A deadly Ebola outbreak in Africa is having a big impact on a family in Canmore.
Kayt and Stefan Mahon legally adopted Leo and Grace, who are twins, from an orphanage in Sierra Leone last February. However, the Ebola outbreak has crippled civil infrastructure and health-care systems, and the Sierra Leone government has not been able to provide the twins with the Sierra Leone passports they need to leave the country.
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- World Health Organization: Ebola fact page
The Mahons say they are worried for the twins' health if they have to stay longer in Sierra Leone.
"The children themselves are quite safe from the virus, you know, but their health is in danger in so many ways because there's malaria, [hepatitis A], [hepatitis B], typhoid, breaking an arm, breaking a leg," said Stefan Mahon. "The effect of Ebola on the country has now crippled the medical system."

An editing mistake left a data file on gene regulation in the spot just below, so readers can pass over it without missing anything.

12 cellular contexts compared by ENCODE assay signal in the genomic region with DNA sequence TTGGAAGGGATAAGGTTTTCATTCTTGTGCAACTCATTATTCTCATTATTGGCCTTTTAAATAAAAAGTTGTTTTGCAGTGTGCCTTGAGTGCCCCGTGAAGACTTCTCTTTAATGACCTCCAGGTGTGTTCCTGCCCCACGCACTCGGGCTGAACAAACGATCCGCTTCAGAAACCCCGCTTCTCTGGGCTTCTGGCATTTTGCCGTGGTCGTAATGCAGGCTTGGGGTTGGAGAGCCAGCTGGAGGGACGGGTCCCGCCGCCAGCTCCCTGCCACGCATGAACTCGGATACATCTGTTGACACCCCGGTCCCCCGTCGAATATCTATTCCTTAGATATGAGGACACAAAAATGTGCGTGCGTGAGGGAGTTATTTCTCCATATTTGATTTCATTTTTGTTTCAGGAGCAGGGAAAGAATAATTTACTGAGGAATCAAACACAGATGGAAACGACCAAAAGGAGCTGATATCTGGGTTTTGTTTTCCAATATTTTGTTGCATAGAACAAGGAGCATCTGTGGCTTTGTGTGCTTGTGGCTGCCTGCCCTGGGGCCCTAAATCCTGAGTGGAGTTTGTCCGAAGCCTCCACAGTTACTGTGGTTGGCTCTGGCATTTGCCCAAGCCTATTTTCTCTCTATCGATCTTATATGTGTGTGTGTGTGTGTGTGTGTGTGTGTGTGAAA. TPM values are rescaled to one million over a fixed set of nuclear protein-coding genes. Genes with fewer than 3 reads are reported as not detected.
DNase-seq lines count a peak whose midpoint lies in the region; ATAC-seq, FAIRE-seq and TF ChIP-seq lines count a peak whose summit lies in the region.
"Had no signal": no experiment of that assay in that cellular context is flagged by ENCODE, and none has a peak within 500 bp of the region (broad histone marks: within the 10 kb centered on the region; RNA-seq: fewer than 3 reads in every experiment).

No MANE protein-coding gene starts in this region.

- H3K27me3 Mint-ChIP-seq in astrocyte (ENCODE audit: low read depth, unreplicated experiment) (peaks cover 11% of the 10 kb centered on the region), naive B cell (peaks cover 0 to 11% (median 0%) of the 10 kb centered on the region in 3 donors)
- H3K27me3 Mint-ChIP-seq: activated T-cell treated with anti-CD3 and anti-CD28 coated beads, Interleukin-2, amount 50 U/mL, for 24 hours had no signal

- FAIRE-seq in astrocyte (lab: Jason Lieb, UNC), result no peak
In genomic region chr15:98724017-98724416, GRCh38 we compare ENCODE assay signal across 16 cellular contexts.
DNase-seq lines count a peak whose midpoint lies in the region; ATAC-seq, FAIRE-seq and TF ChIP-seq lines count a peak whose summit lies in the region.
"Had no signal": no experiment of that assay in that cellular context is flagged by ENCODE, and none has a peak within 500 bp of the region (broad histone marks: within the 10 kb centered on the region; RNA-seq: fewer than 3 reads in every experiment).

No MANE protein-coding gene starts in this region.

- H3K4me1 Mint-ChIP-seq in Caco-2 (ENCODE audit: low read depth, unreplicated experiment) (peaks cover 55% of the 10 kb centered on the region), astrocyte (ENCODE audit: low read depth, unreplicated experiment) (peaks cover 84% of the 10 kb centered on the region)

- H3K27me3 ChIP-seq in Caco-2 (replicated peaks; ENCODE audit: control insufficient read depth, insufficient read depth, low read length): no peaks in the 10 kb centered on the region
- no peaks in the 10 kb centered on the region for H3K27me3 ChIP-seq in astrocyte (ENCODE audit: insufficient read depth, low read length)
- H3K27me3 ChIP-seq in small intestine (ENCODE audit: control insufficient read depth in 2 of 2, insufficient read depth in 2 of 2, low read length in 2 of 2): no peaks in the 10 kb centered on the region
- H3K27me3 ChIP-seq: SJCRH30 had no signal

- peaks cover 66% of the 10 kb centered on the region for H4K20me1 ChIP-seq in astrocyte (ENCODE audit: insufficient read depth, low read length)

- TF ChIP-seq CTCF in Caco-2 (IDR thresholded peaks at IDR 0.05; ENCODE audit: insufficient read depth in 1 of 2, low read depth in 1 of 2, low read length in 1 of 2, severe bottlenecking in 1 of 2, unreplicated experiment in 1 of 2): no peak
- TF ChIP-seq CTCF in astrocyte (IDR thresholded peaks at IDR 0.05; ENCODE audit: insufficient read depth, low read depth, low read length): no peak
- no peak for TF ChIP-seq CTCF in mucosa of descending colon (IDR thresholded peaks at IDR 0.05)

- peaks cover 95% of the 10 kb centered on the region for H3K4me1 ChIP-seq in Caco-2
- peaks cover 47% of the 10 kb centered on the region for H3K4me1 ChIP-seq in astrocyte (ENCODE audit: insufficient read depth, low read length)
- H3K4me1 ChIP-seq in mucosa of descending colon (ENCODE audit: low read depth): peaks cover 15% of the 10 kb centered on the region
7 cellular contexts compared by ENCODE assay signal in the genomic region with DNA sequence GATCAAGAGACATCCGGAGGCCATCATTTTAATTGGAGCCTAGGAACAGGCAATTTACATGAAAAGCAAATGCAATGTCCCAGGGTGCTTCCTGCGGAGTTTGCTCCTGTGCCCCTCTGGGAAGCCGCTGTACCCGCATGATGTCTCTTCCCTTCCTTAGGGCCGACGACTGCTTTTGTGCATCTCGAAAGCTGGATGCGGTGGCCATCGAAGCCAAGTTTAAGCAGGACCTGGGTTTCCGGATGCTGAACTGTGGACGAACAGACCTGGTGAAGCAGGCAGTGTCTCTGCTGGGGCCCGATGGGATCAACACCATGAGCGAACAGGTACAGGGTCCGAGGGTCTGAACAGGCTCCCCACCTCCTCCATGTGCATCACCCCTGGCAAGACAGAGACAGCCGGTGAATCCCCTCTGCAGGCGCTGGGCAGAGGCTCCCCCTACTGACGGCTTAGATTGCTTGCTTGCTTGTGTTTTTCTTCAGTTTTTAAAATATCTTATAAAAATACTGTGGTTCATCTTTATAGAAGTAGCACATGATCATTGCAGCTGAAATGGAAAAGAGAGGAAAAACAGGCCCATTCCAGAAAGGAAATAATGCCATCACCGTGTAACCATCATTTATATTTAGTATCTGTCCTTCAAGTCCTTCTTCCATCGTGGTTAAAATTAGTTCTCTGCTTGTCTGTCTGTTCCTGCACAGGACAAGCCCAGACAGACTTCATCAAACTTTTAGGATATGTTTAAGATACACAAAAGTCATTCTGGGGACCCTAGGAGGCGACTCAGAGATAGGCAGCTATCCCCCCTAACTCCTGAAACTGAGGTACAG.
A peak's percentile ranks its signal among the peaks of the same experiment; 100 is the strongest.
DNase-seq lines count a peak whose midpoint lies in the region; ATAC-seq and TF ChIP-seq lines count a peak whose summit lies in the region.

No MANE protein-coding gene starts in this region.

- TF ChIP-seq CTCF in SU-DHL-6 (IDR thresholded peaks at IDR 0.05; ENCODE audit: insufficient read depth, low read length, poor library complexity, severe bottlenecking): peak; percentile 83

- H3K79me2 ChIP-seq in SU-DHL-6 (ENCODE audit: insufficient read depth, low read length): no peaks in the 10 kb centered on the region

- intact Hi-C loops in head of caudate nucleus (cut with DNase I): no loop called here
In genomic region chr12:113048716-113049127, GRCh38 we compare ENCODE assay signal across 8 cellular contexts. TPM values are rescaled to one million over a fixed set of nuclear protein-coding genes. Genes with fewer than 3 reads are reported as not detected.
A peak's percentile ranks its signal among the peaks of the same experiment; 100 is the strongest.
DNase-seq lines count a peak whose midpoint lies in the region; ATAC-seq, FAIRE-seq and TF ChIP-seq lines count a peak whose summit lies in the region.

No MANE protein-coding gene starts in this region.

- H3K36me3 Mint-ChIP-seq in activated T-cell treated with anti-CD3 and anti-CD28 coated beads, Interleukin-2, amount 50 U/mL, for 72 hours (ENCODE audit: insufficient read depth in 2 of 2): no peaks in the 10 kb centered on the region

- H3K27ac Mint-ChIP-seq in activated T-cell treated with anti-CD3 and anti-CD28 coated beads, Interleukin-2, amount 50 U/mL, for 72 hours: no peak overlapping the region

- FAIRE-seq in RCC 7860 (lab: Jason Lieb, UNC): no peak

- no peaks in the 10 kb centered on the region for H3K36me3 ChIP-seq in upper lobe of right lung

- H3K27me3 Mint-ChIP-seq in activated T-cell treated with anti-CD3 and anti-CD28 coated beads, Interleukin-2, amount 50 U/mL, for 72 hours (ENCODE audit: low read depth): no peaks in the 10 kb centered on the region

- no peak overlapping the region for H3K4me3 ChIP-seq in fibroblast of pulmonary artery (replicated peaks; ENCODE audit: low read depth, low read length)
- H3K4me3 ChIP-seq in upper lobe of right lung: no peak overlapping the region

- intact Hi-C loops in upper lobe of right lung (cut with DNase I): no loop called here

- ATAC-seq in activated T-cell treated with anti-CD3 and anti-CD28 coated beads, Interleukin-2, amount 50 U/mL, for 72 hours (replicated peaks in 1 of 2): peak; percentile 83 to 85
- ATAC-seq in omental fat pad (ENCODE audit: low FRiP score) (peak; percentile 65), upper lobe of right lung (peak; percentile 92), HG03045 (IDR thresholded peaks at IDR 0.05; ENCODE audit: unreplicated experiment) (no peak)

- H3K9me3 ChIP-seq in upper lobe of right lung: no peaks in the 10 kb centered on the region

The Mahons say they are urgently appealing to the Canadian government to give their adopted twins citizenship so that they can get out of Sierra Leone.
Epidemic is international emergency, WHO says
Nearly 400 people are believed to have died of Ebola in Sierra Leone since the outbreak began in December 2013.
Earlier this month, the World Health Organization declared the outbreak an international public health emergency and called on the international community to provide support for the affected countries.
The WHO says the governments of Guinea, Liberia, Sierra Leone and Nigeria don't have the capacity to manage an outbreak of this size and complexity.
There are no licensed drugs or vaccines for the viral disease, which has a fatality rate of up to 90 per cent.
People who contract Ebola are not contagious until they show symptoms, say health experts.